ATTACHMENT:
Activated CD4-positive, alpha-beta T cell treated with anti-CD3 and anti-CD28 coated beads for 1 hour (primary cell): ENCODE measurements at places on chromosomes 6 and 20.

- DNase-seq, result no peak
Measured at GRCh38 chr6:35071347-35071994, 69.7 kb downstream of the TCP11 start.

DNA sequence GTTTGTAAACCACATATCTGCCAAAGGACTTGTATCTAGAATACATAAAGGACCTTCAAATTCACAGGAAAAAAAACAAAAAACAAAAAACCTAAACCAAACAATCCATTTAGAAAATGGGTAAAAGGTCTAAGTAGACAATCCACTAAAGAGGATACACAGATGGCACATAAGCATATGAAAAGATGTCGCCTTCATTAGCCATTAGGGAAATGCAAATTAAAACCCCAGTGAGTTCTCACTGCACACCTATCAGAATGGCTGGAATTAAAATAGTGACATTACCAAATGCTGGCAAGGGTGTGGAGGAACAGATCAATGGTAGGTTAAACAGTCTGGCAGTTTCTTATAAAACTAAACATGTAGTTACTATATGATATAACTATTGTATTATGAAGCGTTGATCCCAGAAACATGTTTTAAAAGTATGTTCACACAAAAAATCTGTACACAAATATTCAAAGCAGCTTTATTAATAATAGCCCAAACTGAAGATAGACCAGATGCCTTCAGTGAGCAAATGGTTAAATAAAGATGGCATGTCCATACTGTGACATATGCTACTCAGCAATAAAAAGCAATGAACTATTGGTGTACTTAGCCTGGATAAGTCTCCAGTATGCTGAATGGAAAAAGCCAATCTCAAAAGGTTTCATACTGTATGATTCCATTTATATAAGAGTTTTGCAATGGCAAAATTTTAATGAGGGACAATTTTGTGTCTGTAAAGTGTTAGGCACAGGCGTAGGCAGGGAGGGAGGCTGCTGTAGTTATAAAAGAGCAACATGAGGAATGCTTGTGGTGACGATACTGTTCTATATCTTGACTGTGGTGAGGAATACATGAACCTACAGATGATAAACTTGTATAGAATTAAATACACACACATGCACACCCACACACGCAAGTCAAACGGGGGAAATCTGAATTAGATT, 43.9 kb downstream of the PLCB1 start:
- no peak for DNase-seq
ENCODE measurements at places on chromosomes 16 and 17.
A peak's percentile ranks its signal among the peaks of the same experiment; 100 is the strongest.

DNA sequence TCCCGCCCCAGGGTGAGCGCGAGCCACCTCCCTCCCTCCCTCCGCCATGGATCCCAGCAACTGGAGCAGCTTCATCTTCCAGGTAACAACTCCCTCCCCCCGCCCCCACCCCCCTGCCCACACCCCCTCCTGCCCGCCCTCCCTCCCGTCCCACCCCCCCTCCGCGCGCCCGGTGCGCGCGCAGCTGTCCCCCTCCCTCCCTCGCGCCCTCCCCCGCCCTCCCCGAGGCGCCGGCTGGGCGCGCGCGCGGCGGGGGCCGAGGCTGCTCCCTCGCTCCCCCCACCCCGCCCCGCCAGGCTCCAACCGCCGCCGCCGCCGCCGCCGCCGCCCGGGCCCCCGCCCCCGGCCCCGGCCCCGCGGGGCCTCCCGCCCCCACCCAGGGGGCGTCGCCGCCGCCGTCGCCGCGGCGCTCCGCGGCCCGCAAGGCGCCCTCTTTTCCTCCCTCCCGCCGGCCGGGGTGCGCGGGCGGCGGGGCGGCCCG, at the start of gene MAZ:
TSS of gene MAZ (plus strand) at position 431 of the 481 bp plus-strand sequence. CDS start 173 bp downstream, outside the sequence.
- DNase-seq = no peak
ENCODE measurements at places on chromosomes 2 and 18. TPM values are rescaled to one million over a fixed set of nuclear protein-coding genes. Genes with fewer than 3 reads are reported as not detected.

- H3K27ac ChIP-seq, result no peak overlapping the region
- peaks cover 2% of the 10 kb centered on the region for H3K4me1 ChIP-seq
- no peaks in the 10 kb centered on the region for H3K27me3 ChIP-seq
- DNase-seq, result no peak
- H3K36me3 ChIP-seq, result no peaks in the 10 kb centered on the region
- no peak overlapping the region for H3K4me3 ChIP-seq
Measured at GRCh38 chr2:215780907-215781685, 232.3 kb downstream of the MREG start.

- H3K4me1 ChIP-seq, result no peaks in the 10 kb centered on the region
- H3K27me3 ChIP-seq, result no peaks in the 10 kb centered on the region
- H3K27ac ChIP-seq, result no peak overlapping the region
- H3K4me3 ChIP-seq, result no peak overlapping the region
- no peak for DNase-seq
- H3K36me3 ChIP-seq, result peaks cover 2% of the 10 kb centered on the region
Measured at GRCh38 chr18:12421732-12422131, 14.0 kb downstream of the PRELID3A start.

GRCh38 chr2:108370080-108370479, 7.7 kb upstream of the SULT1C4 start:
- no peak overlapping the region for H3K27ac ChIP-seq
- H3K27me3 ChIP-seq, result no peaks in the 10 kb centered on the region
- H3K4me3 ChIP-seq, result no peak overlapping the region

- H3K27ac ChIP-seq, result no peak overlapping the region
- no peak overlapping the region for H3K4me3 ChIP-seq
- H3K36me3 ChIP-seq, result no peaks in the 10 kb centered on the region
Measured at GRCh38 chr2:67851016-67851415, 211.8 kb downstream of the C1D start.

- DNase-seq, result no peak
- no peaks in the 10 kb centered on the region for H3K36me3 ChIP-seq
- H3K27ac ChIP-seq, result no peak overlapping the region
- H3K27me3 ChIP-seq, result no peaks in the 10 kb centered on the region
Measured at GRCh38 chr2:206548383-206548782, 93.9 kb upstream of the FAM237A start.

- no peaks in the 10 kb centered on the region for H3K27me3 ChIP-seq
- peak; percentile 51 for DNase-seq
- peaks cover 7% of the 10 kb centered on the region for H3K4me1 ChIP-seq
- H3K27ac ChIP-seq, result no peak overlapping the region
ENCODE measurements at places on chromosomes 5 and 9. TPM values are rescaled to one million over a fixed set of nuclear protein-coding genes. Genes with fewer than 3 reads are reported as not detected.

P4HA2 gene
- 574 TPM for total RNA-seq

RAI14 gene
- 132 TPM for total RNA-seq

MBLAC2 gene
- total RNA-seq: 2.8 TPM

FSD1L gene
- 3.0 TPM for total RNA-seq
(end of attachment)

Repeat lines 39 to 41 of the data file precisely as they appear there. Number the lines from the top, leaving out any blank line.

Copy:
- no peaks in the 10 kb centered on the region for H3K27me3 ChIP-seq
- peak; percentile 51 for DNase-seq
- peaks cover 7% of the 10 kb centered on the region for H3K4me1 ChIP-seq